Perhaps most importantly, because of vastly expanded post-9/11 information sharing, local law enforcement offices have been deputized in the hunt for Muslim terrorists, receiving intelligence obtained through those additional spying tools and sharing tips back up with the FBI. By contrast, as one after another confrontation makes clear -- most recently the video of a white Texas trooper escalating a traffic stop with African American woman Sandra Bland that ultimately ended in her death, purportedly by suicide -- too many white local cops tend to prey on African Americans themselves rather than  the police who target African Americans for their race.

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(In her press conference today, Attorney General Lynch explained that FBI is monitoring the investigation into Bland's death, but is not yet conducting its own investigation.)

Finally, the FBI has an incentive to call Roof's attack something different, as it makes a big deal of its success in preventing "terrorist" attacks. If the Charleston attack was terrorism, it means FBI missed a terrorist plotting while tracking a bunch of Muslims who might not have acted without FBI incitement. That would be all the worse as the FBI might have stopped Roof during the background check conducted before he bought the murder weapon, if not for some confusion on a prior charge.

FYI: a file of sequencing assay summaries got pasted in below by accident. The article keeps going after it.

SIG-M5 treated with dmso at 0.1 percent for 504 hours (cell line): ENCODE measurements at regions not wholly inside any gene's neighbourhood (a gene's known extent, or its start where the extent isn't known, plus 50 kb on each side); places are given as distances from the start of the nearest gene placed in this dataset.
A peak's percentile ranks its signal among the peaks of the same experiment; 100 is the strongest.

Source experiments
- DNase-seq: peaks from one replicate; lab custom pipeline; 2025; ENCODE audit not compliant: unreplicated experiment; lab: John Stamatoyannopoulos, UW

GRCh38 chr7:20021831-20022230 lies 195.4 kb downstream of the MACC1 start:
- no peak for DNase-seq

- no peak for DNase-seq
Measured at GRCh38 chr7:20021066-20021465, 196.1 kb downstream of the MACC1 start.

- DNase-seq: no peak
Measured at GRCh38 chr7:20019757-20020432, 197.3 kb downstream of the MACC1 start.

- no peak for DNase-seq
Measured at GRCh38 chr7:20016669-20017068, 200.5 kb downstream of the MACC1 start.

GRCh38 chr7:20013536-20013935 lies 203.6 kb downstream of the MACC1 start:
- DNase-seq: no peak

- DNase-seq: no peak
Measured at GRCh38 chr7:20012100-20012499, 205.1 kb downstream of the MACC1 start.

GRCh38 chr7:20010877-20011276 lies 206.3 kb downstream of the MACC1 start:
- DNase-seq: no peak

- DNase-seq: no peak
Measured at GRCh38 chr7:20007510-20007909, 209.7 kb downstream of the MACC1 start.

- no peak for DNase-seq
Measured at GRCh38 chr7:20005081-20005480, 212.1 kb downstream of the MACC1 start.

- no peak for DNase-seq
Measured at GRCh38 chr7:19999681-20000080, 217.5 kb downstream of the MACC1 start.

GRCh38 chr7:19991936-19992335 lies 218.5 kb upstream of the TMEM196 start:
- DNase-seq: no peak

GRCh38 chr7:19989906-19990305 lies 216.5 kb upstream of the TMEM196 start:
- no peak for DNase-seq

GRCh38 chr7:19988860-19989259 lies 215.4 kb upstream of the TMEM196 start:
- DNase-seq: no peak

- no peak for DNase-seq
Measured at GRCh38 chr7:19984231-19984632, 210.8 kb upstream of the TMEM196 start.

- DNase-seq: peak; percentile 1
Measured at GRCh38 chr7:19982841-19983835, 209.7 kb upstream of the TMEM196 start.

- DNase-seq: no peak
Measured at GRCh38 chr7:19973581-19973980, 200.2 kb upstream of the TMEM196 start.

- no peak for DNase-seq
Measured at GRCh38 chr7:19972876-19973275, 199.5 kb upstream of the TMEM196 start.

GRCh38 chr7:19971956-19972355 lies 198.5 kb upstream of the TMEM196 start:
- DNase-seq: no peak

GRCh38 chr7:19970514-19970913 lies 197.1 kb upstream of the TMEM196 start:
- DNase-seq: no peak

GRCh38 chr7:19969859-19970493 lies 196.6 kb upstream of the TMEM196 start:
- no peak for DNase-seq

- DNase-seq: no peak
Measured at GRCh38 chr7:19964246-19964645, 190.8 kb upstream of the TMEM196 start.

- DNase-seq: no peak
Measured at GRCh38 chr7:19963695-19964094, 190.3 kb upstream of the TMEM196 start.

Whatever we call crimes targeting African Americans by terrorists -- allegedly including Roof -- who want to reinstitutionalize white supremacy, resources matter. That means these names matter, because the resources are tied to that word, "terrorism."

I'm certainly not saying we should expand the already over-broad domestic dragnet to include white supremacists espousing ugly speech (but neither should hateful speech from Muslims be sufficient for a material support for terrorism charge, as it currently is). Yet as one after another white cop kills or leads to the death of unarmed African Americans, we have to ensure that we call like crimes by like names to emphasize the importance of protecting all Americans. DOJ under Eric Holder was superb at policing civil rights violations, and there's no reason to believe that will change under DOJ's second African American Attorney General, Loretta Lynch.

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But hate crimes brought with the assistance of DOJ's Civil Rights division (as these were) are not the same as terrorist crimes brought by national security prosecutors, nor are they as easy to prosecute. If our nation can't keep African Americans worshipping in church safe, than we're not delivering national security.


Marcy Wheeler

Marcy Wheeler writes at EmptyWheel.net and is the author of "Anatomy of Deceit."

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Related Topics ------------------------------------------

Charleston Department Of Justice Dylann Roof Loretta Lynch Racism Terrorism White Supremacy